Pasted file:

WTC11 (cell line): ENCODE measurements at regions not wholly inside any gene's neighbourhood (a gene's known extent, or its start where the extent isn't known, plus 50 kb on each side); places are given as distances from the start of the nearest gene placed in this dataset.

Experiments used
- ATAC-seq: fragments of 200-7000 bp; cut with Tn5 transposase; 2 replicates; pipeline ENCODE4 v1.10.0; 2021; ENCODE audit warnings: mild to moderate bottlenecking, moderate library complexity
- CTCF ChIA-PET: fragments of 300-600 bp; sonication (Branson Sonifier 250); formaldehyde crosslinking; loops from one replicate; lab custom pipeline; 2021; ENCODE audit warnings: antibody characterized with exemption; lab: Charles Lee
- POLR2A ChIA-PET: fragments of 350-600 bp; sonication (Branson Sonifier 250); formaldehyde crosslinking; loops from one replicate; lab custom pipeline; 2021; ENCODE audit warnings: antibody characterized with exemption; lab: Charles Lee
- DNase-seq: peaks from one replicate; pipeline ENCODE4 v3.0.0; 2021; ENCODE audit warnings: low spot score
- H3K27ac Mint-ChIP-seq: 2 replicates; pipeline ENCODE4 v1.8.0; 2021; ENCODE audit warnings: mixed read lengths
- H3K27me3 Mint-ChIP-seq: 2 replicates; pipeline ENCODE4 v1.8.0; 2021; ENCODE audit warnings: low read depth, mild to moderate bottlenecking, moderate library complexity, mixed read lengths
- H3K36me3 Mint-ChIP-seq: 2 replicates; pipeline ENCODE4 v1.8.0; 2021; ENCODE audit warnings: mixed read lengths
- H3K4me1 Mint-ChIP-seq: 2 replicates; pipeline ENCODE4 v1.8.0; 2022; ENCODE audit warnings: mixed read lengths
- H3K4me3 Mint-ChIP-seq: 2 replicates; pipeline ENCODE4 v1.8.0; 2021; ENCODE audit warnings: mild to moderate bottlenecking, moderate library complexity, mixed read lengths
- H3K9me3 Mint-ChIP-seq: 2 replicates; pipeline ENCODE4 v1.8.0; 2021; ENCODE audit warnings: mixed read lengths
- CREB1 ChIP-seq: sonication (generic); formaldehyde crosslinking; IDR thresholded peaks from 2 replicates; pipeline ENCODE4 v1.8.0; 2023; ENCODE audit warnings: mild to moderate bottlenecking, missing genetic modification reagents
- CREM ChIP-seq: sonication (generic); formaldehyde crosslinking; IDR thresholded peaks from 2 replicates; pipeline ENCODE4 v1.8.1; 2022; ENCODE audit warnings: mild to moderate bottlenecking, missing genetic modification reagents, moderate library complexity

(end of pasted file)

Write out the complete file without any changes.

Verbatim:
WTC11 (cell line): ENCODE measurements at regions not wholly inside any gene's neighbourhood (a gene's known extent, or its start where the extent isn't known, plus 50 kb on each side); places are given as distances from the start of the nearest gene placed in this dataset.

Experiments used
- ATAC-seq: fragments of 200-7000 bp; cut with Tn5 transposase; 2 replicates; pipeline ENCODE4 v1.10.0; 2021; ENCODE audit warnings: mild to moderate bottlenecking, moderate library complexity
- CTCF ChIA-PET: fragments of 300-600 bp; sonication (Branson Sonifier 250); formaldehyde crosslinking; loops from one replicate; lab custom pipeline; 2021; ENCODE audit warnings: antibody characterized with exemption; lab: Charles Lee
- POLR2A ChIA-PET: fragments of 350-600 bp; sonication (Branson Sonifier 250); formaldehyde crosslinking; loops from one replicate; lab custom pipeline; 2021; ENCODE audit warnings: antibody characterized with exemption; lab: Charles Lee
- DNase-seq: peaks from one replicate; pipeline ENCODE4 v3.0.0; 2021; ENCODE audit warnings: low spot score
- H3K27ac Mint-ChIP-seq: 2 replicates; pipeline ENCODE4 v1.8.0; 2021; ENCODE audit warnings: mixed read lengths
- H3K27me3 Mint-ChIP-seq: 2 replicates; pipeline ENCODE4 v1.8.0; 2021; ENCODE audit warnings: low read depth, mild to moderate bottlenecking, moderate library complexity, mixed read lengths
- H3K36me3 Mint-ChIP-seq: 2 replicates; pipeline ENCODE4 v1.8.0; 2021; ENCODE audit warnings: mixed read lengths
- H3K4me1 Mint-ChIP-seq: 2 replicates; pipeline ENCODE4 v1.8.0; 2022; ENCODE audit warnings: mixed read lengths
- H3K4me3 Mint-ChIP-seq: 2 replicates; pipeline ENCODE4 v1.8.0; 2021; ENCODE audit warnings: mild to moderate bottlenecking, moderate library complexity, mixed read lengths
- H3K9me3 Mint-ChIP-seq: 2 replicates; pipeline ENCODE4 v1.8.0; 2021; ENCODE audit warnings: mixed read lengths
- CREB1 ChIP-seq: sonication (generic); formaldehyde crosslinking; IDR thresholded peaks from 2 replicates; pipeline ENCODE4 v1.8.0; 2023; ENCODE audit warnings: mild to moderate bottlenecking, missing genetic modification reagents
- CREM ChIP-seq: sonication (generic); formaldehyde crosslinking; IDR thresholded peaks from 2 replicates; pipeline ENCODE4 v1.8.1; 2022; ENCODE audit warnings: mild to moderate bottlenecking, missing genetic modification reagents, moderate library complexity